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    please scan and post your nozzle check here. Yes, the printhead does several passes with higher quality settings so that some small gaps are covered, but not 'any' . Yes, you should see 90 short lines for 90 nozzles - per color
     
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  5. May 18, 2017
    Paul W.

    Paul W. Printer Guru

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    Thanks, @Ink stained Fingers . I now have a better understanding on just what the nozzle check means.

    I'm inserting a photo of my troublesome Cyan pattern - note that it is dated 4/25 when I had various shades of grey in my cartridges. The cyan position is 30% black and easy to photograph. Lately however I have Piezoflush in all six cartridges and as you know that's a very pale pink. I can't get a photo of it with that fluid. Unfortunately I don't have time for the next few days to empty the Piezoflush and go back to the black and grey inks for a better photograph. I can tell you that the current pattern shows gaps in different places. I think that's somewhat encouraging, my understanding is that if a gap moves around it's likely to be air in the lines and not a clog.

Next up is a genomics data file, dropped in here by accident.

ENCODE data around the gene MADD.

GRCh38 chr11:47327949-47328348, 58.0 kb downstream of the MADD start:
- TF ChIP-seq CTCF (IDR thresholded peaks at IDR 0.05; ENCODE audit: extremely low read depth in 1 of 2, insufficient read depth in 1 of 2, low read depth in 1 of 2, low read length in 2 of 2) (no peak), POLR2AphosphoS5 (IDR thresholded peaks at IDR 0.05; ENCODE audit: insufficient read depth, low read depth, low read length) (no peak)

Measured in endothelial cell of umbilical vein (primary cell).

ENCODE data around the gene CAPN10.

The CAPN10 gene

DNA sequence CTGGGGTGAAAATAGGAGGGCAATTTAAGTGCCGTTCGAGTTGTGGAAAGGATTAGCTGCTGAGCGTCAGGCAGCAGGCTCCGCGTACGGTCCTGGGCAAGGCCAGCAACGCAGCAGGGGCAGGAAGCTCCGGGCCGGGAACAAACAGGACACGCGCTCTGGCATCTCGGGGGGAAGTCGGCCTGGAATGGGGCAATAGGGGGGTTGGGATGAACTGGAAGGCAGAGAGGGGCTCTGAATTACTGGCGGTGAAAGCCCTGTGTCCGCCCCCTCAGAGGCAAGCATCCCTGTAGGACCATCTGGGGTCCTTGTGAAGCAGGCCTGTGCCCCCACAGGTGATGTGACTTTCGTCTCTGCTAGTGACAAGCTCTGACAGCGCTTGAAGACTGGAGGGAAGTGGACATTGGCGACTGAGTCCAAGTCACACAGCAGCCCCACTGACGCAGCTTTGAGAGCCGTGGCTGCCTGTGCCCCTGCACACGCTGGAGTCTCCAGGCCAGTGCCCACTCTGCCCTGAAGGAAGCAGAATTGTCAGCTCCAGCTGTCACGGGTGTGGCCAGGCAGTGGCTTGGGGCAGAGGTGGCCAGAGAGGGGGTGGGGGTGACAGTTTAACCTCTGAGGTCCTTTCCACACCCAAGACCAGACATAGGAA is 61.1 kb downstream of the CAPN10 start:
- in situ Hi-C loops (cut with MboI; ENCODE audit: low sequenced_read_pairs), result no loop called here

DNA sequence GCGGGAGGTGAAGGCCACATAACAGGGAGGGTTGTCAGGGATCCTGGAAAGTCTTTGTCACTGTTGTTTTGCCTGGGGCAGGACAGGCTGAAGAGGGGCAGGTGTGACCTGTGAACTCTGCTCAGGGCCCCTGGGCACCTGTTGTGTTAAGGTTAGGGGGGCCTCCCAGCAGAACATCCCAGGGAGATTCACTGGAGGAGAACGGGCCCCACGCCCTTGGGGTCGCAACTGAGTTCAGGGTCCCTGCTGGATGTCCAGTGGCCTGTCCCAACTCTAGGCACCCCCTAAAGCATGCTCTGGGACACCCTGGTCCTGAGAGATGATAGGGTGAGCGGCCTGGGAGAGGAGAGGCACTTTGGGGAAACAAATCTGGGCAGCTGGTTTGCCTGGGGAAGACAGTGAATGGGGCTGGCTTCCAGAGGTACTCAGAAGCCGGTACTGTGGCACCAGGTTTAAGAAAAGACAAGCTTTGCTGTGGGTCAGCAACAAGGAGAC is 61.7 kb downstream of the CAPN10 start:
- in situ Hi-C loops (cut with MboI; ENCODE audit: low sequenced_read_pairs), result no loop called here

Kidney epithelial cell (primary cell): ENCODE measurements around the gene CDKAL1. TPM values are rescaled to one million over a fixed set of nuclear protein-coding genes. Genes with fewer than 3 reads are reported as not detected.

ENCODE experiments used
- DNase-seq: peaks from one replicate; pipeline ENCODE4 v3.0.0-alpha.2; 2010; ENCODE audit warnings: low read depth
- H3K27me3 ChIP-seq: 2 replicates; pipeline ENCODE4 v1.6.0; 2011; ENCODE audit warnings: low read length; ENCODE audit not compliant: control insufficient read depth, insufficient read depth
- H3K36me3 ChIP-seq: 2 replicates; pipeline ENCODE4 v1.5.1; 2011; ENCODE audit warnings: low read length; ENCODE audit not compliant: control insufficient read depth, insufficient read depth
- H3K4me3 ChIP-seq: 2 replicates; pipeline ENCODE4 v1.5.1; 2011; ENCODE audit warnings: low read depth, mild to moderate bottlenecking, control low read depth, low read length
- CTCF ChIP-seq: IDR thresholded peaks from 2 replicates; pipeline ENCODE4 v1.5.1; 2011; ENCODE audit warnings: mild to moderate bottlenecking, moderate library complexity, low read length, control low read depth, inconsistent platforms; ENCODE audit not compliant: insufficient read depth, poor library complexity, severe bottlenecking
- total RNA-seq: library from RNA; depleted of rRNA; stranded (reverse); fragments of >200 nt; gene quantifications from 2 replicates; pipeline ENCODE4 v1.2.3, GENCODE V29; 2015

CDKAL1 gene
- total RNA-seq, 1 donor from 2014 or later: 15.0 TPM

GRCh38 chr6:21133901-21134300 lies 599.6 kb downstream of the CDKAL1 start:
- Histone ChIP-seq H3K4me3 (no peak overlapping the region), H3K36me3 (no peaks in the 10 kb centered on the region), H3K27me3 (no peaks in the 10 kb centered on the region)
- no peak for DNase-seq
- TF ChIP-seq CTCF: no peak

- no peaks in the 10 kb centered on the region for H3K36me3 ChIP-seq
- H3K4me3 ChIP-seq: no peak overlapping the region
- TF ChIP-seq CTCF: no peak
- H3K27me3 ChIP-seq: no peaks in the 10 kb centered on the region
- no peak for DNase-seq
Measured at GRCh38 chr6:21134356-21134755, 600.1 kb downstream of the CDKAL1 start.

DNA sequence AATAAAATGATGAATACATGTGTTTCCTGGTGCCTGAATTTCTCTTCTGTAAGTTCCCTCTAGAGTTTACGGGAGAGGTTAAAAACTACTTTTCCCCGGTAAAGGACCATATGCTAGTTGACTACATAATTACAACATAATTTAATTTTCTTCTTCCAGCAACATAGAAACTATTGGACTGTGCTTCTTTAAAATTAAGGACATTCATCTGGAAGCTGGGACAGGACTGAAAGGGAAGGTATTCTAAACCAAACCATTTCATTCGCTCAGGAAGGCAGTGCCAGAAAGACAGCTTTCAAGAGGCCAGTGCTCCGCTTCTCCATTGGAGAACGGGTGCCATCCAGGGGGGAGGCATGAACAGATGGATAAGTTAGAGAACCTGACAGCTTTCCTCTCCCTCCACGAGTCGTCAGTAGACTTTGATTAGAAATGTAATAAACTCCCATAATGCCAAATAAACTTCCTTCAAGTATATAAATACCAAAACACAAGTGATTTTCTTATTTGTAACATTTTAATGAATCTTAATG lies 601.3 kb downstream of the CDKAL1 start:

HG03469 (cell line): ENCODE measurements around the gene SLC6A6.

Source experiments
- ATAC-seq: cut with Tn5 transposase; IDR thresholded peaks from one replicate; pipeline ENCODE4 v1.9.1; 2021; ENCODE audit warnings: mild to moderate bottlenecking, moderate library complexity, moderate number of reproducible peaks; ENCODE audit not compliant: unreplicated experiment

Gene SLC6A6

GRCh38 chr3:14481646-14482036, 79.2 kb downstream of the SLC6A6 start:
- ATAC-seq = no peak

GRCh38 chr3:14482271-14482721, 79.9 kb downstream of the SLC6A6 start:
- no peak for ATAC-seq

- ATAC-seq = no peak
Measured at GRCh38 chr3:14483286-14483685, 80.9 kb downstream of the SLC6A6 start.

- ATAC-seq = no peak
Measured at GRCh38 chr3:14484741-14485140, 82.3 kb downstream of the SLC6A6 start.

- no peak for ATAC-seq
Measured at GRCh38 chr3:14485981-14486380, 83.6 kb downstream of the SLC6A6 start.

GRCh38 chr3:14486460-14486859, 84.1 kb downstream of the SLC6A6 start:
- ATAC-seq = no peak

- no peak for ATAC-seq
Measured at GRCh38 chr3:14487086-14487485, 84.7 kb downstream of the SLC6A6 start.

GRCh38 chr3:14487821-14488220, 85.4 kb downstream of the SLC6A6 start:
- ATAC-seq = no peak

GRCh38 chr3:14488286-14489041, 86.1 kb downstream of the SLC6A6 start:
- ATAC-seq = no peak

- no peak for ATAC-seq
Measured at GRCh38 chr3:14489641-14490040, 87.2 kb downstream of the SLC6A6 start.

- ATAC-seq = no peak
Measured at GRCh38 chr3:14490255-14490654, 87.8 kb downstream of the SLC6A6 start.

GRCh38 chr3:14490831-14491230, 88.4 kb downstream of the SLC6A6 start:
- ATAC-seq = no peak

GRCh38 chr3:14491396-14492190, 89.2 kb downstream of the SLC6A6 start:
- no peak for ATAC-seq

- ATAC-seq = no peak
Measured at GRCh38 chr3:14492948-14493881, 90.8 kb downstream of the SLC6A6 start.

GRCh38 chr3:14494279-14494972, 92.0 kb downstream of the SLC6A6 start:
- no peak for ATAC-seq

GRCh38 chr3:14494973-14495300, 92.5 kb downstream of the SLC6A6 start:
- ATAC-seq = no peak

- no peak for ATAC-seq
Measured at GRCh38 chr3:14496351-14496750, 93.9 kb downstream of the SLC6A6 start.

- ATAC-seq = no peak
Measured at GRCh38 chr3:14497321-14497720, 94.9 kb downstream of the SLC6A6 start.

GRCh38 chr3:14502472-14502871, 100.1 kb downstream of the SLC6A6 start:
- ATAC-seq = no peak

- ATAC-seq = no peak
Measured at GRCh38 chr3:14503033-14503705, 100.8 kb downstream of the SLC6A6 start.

When I post a more up to date photo a few days from now, and I insert your name like this @Ink stained Fingers , do you get a notice that there's a message for you? I'm still new here and I'm not sure if you get an alert or not.

    Stay tuned!

    Paul

    cyanpatternApril25.JPG
     
  6. May 18, 2017
    Ink stained Fingers

    Ink stained Fingers Printer Master

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    yes, participants of a thread get an e-mail with new additions . You have quite a lot of nozzles missing already, you may try some soaking of the nozzle plate. You power up the printer and you pull the plug again as soon as the printhead starts moving. You can shift it then freely. You place a piece of kitchen paper into the printing path , soak it with window cleaner or your Piezoflush , shift the printhead over it and let it rest there for some time, do a cleaning and another nozzle check. Air should go away pretty soon if that's the problem. You may download the WICReset utility which gives you access to some printer parameters via the status report and the waste ink counter, and this utility has a function 'Ink Charge' which is a more intense cleaning cycle which can be used to move more ink - or cleaner - Piezoflush - through the nozzles. Look to the waste ink counter - it is adding some there.
     
    Last edited: May 18, 2017
  7. May 18, 2017
    Paul W.